Huh?

How are you going to do that? Folks who say such things act as if they have direct and unfiltered access to the original, raw meaning and context of the Bible, as if they were standing right there while Matthew, John, Paul, and scores of others were putting pen to paper, listening to these men explain (in plain, 21st century English no less) what they were thinking and what they really meant as they created their books and letters.

We know we don’t have that kind of insight available to us. We realize that the Bible was written over a period of thousands of years by dozens of writers using variations of languages most of us don’t understand. We realize that the Bible was written within a foreign and ancient national, cultural, and ethnic context that is completely alien to us. And yet we behave as if all of that doesn’t matter.

I know what you’re thinking. You’re thinking something like this:

…these things God has revealed to us through the Spirit. For the Spirit searches everything, even the depths of God. For who knows a person’s thoughts except the spirit of that person, which is in him? So also no one comprehends the thoughts of God except the Spirit of God. Now we have received not the spirit of the world, but the Spirit who is from God, that we might understand the things freely given us by God. And we impart this in words not taught by human wisdom but taught by the Spirit, interpreting spiritual truths to those who are spiritual. –1 Corinthians 2:11-13 (ESV)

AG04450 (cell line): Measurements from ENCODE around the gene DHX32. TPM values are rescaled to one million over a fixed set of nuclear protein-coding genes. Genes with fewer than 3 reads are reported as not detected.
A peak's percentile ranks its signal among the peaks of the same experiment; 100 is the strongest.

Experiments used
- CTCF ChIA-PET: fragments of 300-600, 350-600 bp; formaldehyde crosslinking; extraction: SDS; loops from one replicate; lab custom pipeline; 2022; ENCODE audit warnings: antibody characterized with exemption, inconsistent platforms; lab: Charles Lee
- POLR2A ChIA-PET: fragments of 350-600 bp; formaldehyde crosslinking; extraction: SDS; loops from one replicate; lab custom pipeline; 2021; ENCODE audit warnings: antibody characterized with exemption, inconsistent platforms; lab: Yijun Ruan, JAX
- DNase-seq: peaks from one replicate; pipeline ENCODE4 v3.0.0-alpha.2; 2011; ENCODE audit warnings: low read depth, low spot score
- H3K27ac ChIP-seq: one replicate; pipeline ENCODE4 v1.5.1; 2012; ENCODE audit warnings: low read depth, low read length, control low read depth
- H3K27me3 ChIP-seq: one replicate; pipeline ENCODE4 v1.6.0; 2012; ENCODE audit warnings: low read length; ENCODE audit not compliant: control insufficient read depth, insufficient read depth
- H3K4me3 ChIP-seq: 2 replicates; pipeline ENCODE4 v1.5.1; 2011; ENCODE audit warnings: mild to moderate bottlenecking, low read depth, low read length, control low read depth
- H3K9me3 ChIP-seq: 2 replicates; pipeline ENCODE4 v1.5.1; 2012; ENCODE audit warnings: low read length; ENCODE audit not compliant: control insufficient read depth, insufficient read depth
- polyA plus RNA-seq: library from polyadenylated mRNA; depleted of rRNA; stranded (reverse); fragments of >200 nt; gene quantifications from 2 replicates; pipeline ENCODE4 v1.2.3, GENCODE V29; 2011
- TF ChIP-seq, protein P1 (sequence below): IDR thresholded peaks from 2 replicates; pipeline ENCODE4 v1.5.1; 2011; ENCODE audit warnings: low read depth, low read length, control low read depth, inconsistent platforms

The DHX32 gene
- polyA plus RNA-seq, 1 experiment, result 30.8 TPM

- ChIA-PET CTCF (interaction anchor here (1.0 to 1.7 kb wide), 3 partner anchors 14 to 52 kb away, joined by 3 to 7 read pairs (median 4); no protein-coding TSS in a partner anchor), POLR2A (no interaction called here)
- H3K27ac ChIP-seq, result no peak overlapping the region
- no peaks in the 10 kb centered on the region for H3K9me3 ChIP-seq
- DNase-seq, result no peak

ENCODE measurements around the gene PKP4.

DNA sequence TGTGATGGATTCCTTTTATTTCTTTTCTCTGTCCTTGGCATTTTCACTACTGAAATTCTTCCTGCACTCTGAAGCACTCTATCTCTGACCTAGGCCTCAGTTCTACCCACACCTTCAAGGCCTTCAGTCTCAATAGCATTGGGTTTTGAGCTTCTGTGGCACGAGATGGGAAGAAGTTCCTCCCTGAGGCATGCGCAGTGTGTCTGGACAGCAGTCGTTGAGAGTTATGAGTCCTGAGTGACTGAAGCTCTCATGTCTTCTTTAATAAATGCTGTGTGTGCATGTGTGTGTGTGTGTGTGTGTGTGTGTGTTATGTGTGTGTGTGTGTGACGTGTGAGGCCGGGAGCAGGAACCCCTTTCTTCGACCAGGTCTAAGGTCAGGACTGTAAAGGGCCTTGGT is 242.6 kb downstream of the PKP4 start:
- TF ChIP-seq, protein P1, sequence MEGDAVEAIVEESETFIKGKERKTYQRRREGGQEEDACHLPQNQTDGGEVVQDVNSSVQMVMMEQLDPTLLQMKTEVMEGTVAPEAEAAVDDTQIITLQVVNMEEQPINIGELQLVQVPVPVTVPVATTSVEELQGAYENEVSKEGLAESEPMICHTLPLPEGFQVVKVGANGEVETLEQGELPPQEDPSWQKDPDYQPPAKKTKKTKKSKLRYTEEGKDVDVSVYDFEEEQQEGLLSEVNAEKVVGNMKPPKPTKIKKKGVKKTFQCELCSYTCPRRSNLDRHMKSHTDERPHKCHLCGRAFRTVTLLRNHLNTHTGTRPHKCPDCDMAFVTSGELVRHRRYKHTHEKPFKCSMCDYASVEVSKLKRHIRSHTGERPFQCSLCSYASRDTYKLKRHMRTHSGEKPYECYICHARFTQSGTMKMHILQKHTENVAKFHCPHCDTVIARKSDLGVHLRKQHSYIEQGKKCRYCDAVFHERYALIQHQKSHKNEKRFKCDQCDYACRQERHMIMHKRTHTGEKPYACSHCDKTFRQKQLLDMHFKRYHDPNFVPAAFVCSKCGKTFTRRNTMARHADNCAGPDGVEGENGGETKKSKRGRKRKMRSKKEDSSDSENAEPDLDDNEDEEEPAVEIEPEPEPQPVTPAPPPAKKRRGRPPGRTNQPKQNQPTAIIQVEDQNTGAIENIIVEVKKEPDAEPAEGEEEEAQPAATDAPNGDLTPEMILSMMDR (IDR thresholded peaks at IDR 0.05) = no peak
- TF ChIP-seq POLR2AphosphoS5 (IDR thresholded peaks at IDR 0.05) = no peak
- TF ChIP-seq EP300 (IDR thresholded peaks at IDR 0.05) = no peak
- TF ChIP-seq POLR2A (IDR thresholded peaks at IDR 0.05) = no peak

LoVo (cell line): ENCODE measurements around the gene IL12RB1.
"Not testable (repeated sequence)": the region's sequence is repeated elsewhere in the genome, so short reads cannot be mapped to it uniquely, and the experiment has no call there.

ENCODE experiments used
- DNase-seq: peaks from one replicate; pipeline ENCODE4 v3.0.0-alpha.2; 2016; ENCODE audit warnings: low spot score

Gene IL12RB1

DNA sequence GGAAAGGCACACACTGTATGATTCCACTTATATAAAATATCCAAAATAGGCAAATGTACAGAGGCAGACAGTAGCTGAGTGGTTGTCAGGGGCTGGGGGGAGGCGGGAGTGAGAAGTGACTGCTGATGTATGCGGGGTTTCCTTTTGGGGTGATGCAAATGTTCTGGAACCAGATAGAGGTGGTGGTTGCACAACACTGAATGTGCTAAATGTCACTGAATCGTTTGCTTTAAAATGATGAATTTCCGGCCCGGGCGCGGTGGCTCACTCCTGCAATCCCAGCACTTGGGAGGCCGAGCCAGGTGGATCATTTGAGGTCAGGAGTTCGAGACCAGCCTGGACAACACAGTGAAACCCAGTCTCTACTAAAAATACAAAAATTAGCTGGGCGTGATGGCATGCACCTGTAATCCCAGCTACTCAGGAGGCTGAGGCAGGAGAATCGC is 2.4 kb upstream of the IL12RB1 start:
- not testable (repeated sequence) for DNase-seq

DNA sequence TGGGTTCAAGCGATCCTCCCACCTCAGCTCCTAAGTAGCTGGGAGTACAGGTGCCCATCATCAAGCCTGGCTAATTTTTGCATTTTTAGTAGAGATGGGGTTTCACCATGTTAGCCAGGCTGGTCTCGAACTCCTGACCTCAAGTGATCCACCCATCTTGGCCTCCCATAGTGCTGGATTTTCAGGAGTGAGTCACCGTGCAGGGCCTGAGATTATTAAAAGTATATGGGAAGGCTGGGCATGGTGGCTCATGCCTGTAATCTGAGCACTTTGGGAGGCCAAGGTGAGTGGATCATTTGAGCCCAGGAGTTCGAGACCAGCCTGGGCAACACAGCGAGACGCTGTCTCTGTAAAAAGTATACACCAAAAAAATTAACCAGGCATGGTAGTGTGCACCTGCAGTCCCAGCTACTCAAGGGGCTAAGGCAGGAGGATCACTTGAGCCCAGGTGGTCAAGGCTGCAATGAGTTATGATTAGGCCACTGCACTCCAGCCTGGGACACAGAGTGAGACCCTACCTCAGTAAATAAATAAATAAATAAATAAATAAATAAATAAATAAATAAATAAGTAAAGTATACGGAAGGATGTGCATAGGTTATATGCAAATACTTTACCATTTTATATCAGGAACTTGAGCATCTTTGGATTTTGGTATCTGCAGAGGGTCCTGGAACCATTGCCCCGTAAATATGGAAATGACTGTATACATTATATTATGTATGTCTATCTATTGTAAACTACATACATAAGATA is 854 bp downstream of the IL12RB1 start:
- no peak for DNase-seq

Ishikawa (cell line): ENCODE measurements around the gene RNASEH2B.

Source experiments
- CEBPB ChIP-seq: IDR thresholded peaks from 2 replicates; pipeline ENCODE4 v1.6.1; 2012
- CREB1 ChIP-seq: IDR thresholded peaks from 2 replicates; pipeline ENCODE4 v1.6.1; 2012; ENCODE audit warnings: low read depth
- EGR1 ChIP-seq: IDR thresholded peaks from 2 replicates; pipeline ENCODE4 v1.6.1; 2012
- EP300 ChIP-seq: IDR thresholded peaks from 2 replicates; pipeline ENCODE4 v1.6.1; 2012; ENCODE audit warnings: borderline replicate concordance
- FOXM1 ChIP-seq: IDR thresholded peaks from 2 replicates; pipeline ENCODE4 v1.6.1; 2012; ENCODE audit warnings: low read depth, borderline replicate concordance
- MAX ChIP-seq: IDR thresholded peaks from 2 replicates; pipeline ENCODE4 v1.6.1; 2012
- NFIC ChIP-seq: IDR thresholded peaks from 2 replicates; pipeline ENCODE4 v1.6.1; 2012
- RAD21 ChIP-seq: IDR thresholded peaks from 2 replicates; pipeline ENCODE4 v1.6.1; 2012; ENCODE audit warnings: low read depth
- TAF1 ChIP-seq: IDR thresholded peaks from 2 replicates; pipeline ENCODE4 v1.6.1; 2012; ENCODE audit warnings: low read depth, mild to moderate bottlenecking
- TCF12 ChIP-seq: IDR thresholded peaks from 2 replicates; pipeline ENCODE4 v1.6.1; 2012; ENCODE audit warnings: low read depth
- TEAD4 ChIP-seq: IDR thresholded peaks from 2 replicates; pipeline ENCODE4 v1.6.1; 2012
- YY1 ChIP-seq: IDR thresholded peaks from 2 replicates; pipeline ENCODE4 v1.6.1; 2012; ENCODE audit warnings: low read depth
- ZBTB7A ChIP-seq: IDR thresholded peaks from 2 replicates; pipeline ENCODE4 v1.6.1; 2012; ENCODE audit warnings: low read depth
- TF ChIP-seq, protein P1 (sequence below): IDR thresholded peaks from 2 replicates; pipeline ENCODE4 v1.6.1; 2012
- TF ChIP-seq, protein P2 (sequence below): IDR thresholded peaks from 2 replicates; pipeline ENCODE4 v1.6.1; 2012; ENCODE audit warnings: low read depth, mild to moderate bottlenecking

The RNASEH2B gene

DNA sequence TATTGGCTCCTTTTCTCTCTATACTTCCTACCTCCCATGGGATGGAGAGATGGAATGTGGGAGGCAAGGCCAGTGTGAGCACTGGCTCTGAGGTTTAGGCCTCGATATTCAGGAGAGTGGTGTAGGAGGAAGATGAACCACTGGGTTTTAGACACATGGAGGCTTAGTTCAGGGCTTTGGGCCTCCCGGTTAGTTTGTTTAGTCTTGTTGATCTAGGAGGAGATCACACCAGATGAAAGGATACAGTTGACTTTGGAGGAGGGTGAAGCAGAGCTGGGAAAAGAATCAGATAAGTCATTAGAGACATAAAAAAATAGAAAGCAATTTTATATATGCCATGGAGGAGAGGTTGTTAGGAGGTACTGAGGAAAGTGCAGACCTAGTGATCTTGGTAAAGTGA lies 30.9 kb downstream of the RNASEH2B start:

You’re thinking that the Holy Spirit, which you possess if you have accepted Jesus Christ as Lord and Savior over your life, will automatically interpret what the Bible is saying to you as you are reading it.

Well, maybe you’re not thinking exactly those thoughts, but that’s as close as I can come to understanding what we Christians expect to happen when we read the Bible and attempt to comprehend its content. We seem to believe that whatever we come up with by way of an interpretation must be from the Holy Spirit just by virtue of the fact that we’re Christians.

But what if the Holy Spirit doesn’t act like an automatic pilot and just routinely guide us to the correct conclusions every time we pick up a Bible and read a few verses? What if other stuff gets in the way?

Beloved, do not believe every spirit, but test the spirits to see whether they are from God, for many false prophets have gone out into the world. By this you know the Spirit of God: every spirit that confesses that Jesus Christ has come in the flesh is from God, and every spirit that does not confess Jesus is not from God. –1 John 4:1-3 (ESV)

Seems simple enough until you try to do it. If you come up with a particular interpretation of the Bible and you believe you arrived at your understanding through the Spirit, do you just call out, “Hey Spirit! Do you confess that Jesus has come in the flesh is from God?” The Spirit would have to say “yes” or “no” before you could determine the validity of your Bible interpretation. Does that happen to you very often?

How about this?

The brothers immediately sent Paul and Silas away by night to Berea, and when they arrived they went into the Jewish synagogue. Now these Jews were more noble than those in Thessalonica; they received the word with all eagerness, examining the Scriptures daily to see if these things were so. –Acts 17:10-11 (ESV)